Tag Archives: mack sennett

Charlie Chaplin’s Days

Last night in Santa Clarita’s city council chambers, a motion was approved proclaiming Saturday, February 5, 2011 “Charlie Chaplin Day” in the city.

This was done to commemorate the 75th anniversary of the release of Charlie’s final silent film Modern Times, which was partially shot near Santa Clarita.

The early part of February often proved significant during Chaplin’s long and storied career.

Charlie was a young English music hall performer on tour with the Fred Karno Troupe when he was discovered by producer Mack Sennett and given a contract to work in the flickers. He had not yet turned twenty-five when he first stepped through the gates at Sennett’s Keystone Studios near Glendale in January, 1914.

He was immediately thrust in front of the cameras, and on February 2, 1914 made his film debut in a 15-minute comedy called Making A Living where he plays a swindler who gets apprehended by the Keystone Cops.

Less than a week later, on February 7, Chaplin’s “Little Tramp” character debuted in a one-reeler called Kid Auto Races at Venice. Sennett loved to use whatever was happening in Southern California as a backdrop for his hastily constructed plots, and Kid Auto Races was no exception. A soapbox derby race was taking place down by the beach and Sennett hustled his cast and crew to Venice to capture the action. A plot was derived on the site requiring Chaplin to play a camera-crazy spectator at the races who sees the filming and does whatever he can to insert himself in the action.  

Chaplin hurriedly assembled a contrasting mélange of oversized and undersized clothing, dabbed on some greasepaint to create a moustache, doffed a derby, grabbed a cane, and just like that, one of the most enduring characters in cinematic history was born fully-grown.

Chaplin appeared in two more films over the next few days, including one that until recently was thought to have never existed.

On February 19, Charlie played a Keystone Cop in a film called A Thief Catcher. It was soon forgotten and all copies were thought to be lost. Chaplin, possibly because he was unsatisfied with the finished product, later claimed that the film had never been made.

A couple of years ago, a film historian was browsing in an antique shop in Michigan when he discovered the long-lost film. (We will be presenting A Thief Catcher, along with Modern Times on February 5 in Newhall as part of ChaplinFest. Leonard Maltin will be hosting a Q&A session with Tippi Hedren before the film. Ms. Hedren, who is most famous for starring in The Birds for Alfred Hitchcock, also starred in Chaplin’s final film, A Countess From Hong Kong in 1967.)

February 5 also proved significant to Chaplin in 1919. That was the day that he, along with film pals Douglas Fairbanks, Mary Pickford, and D.W. Griffith, created United Artists.

It’s interesting that the February 5th “Charlie Chaplin Day” proclamation will be presented in a special ceremony down the hill from the William S. Hart mansion in Santa Clarita since Bill Hart would have been the 5th member of the United Artists team had he not pulled out of the deal at the last moment.

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From Niles to Newhallywood

The ending of "The Tramp" in 1915.

At the conclusion of the Charlie Chaplin film, The Tramp (1915), Chaplin’s “little tramp” character, heartbroken after losing the girl, shuffles off alone down a winding dirt road.

The situation was much different twenty-one years later in the final scene from Modern Times when Chaplin retired the iconic character.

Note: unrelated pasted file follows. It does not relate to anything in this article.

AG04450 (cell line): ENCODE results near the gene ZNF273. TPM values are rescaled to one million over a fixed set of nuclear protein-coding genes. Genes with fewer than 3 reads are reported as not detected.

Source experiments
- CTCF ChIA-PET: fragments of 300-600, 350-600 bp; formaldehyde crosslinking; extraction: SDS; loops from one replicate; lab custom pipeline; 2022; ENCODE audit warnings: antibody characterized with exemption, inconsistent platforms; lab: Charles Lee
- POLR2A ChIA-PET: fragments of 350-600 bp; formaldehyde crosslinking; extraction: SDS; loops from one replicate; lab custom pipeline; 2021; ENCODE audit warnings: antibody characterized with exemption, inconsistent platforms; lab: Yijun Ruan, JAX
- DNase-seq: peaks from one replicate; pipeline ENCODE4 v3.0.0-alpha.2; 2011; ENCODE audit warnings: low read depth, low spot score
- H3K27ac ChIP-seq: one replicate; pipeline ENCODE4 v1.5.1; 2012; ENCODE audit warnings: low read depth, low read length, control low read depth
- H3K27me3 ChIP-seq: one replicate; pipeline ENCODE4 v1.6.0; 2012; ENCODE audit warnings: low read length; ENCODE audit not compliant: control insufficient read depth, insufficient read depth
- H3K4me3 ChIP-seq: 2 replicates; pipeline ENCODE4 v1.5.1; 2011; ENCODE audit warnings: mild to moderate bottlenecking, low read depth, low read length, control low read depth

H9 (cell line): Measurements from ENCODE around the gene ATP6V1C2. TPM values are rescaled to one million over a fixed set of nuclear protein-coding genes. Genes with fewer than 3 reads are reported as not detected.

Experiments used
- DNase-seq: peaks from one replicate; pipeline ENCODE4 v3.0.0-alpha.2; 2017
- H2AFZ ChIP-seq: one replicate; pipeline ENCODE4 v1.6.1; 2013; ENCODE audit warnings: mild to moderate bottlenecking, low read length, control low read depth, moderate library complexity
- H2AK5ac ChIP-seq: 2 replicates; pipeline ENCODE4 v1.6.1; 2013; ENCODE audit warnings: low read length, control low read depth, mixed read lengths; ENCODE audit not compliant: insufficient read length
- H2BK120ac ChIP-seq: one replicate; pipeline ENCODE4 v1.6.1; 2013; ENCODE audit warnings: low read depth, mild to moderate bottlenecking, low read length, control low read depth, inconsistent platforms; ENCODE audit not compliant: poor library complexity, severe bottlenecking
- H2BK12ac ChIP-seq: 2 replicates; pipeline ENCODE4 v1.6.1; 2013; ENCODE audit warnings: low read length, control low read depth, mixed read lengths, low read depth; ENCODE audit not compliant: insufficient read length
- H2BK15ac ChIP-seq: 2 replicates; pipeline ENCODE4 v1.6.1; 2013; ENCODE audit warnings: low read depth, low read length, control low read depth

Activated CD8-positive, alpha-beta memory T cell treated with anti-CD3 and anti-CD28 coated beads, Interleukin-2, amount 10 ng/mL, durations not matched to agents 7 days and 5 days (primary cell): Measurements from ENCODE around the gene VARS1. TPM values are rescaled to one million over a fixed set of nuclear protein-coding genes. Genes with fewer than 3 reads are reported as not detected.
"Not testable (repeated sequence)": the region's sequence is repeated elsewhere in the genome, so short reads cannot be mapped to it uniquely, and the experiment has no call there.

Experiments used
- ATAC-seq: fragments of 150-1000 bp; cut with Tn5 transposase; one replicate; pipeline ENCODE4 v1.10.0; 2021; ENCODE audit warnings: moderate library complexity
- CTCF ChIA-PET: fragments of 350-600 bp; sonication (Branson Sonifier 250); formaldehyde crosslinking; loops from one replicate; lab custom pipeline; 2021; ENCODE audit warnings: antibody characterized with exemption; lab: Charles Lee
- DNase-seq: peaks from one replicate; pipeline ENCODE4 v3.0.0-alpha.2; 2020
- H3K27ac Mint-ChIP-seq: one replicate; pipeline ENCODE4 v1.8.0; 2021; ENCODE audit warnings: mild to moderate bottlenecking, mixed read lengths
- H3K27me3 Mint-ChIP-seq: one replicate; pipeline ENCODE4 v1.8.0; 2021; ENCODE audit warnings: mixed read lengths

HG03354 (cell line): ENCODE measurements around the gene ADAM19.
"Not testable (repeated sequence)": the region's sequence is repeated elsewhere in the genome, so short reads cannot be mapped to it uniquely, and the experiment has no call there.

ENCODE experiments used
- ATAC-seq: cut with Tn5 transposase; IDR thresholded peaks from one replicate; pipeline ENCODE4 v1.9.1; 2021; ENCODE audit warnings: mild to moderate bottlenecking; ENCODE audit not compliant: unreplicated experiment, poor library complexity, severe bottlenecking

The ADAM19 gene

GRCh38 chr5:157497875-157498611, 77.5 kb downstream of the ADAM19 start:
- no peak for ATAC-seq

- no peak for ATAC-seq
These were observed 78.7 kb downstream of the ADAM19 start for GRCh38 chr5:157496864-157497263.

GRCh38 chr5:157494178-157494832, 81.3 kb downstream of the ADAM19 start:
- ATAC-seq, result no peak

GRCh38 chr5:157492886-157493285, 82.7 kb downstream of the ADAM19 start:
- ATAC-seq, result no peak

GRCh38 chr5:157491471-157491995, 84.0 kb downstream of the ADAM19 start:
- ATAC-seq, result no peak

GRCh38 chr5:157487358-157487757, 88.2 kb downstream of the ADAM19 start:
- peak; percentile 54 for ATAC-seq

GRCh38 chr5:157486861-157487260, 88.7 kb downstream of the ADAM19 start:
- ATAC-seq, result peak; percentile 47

Charlie Chaplin was an English music hall performer in his early twenties when discovered by Mack Sennett and brought to Hollywood to star in the “flickers.” During his first year in the business in 1914, Chaplin made 35 films at Sennett’s Keystone Studios near Glendale, and rose from complete obscurity to become the most recognized man in the world.

Chaplin was only earning $175 per week at Keystone and got lured away to Essanay Studios the following year with the offer of a 700% raise (to $1250 per week) plus a $10,000 signing bonus.

Essanay Studios was named after the initials “S & A” of its two main partners, George Spoor and Gilbert “Broncho Billy” Anderson. It was based in Chicago but Broncho Billy, who was one of early cinema’s first cowboy stars, later came west to set up a second facility in the town of Niles, California to shoot Westerns.

After signing with Essanay, Chaplin first filmed in Chicago before coming to Niles. He wasn’t impressed with the town when he got there. The East Bay village was far too rural for the young man who had only ever lived in the big cities of London and Los Angeles.

Chaplin would only stay in Niles long enough to make a handful of films, but one of them, The Tramp, is today considered to be his first masterpiece.

In the film, Charlie stars in the role of his “little tramp” character, which he had created for Keystone. Sennett’s frenetic filming schedule had prevented him from developing the character fully, relying mostly on slapstick to get a laugh. At Essanay, Chaplin was able to add pathos to the character, making him more sympathetic.

At the end of The Tramp, Chaplin has been rejected by his lady (played by Edna Purviance) and walks off through the Niles Canyon alone. Dejected at first, he then shrugs his shoulders, picks up his pace, and hustles off in search of his next adventure.

When Chaplin decided to retire the character at the end of Modern Times in 1936, he came to the Santa Clarita Valley, which was known to early filmmakers as Newhallywood. In Modern Times, Chaplin paid homage to the final scene of The Tramp with a twist. He again walks off, but this time the road is straight and paved, and most importantly … he’s got his girl at his side. The Little Tramp’s days of facing the world alone have ended.